New Delhi: Parliament Friday passed the Whistleblowers Protection Bill with the Rajya Sabha giving its nod on the last day of the last parliamentary session of the UPA-II government.
The bill was taken up with an understanding to approve it as passed by the Lok Sabha so that it does not need to be sent to the lower house again. This is the only one of the six anti-graft bills that could secure parliamentary approval in this session.
There were several amendments from the government itself, but none of them were moved. Some other amendments were defeated by voice vote.
“We must pass the bill as passed by Lok Sabha,” Minister of State for Personnel and Public Grievances V. Narayanasamy said shortly before the bill was passed.
Communist Party of India-Marxist leader Sitaram Yechury quipped: “So many amendments were circulated, but none were passed. This is a waste of stationery.”
The bill, which provides for protection of whistleblowers, will now become law after the president’s assent.
Had the amendments been passed, the bill would have been stuck as the lower house was adjourned sine die while the bill was being passed by the upper house.
Friday was the last day of the last session of the 15th Lok Sabha.
The bill seeks to establish a mechanism to register complaints on any allegations of corruption or wilful misuse of power against a public servant. It also provides safeguards against victimisation of the person who makes the complaint.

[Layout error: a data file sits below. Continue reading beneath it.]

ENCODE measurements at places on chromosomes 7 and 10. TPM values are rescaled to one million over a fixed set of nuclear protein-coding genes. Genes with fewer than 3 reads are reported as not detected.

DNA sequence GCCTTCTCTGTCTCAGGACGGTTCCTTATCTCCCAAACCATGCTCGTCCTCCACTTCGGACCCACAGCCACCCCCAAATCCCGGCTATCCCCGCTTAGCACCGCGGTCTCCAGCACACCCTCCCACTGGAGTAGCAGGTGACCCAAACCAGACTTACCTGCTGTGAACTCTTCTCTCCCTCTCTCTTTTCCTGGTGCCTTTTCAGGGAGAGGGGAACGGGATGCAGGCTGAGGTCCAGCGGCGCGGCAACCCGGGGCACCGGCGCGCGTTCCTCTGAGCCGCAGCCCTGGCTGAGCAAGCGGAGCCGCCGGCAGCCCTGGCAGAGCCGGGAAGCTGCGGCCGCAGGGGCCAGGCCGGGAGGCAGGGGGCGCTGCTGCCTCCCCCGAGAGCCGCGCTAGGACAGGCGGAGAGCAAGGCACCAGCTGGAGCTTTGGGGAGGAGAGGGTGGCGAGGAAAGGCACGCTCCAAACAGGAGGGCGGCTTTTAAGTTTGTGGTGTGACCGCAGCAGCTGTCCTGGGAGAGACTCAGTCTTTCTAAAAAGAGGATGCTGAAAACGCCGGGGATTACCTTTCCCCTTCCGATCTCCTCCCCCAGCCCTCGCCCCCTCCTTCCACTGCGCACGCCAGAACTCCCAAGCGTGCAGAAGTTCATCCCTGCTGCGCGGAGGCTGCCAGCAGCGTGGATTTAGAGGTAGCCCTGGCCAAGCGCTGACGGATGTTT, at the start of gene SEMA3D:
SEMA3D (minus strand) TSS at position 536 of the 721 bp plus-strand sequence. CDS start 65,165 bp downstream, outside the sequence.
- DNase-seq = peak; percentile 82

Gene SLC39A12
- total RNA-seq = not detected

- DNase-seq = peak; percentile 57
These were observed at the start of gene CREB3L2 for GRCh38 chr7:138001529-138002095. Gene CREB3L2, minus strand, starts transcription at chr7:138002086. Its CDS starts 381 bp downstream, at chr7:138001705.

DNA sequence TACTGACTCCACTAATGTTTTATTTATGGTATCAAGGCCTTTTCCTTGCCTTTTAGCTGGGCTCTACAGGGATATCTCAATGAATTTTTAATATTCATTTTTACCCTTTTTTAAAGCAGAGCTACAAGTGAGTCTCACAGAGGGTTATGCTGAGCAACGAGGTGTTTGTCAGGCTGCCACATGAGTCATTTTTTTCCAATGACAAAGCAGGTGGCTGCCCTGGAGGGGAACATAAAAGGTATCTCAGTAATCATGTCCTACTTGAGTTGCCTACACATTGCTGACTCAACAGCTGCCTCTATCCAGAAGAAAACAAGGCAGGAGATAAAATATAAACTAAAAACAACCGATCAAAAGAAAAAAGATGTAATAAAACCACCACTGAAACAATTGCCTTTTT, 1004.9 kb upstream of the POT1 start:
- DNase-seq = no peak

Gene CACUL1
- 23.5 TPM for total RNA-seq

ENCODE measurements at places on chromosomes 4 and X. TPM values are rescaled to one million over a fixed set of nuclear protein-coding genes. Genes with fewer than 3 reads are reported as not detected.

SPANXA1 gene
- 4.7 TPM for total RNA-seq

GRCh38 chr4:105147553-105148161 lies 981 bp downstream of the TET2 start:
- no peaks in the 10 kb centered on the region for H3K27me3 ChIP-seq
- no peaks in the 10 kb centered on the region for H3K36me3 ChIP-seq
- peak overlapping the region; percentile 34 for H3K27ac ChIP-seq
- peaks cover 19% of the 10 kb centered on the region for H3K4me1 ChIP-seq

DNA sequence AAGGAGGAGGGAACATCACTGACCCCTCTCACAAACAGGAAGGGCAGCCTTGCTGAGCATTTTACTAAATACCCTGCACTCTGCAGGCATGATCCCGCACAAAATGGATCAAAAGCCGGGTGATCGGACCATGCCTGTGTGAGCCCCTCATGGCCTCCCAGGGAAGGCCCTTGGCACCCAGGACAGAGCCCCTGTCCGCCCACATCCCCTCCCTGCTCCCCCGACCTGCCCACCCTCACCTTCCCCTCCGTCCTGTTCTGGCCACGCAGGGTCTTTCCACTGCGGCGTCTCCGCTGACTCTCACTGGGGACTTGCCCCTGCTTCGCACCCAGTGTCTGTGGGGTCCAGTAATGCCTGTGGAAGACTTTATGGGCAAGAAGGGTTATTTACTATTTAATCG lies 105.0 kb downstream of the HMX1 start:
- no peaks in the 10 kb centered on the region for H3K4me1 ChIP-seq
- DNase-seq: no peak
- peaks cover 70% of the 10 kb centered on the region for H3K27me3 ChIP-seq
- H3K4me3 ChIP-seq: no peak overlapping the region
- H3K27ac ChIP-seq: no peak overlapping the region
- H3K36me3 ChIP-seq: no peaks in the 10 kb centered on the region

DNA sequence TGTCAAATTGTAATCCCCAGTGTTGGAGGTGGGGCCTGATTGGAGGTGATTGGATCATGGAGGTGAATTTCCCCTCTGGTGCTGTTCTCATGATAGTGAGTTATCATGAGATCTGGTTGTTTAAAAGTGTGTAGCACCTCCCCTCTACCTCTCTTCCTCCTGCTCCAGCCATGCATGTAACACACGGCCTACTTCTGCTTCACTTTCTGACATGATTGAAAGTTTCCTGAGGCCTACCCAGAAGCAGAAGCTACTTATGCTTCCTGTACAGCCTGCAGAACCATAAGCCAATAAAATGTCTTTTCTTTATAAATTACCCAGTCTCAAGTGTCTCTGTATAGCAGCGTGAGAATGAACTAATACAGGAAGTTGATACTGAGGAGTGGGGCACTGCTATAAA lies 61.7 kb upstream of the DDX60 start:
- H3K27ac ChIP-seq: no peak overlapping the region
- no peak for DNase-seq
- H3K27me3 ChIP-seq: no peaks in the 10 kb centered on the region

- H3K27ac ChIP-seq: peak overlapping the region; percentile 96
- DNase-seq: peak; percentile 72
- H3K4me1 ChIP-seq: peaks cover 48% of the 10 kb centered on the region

It seeks to provide “adequate protection to persons reporting corruption or wilful misuse of discretion which causes demonstrable loss to the government or commission of a criminal offence by a public servant”.
While the measure sets out the procedure to inquire into the disclosures and provides adequate safeguards against victimisation of the whistle blower, it also seeks to provide punishment for false or frivolous complaints.
Protection to whistleblowers is endorsed by United Nations-adopted the Convention Against Corruption. This convention has been signed by 140 nations, including India.
Participating in the debate on the bill earlier, Bharatiya Janata Party’s Ravishankar Prasad recalled the sacrifice of Satyendra Dubey, an Indian Engineering Service officer who was killed after he tried to reveal corruption in the Golden Quadrilateral highway construction project in 2003.
The need for a bill to protect whistleblowers was realised after his murder.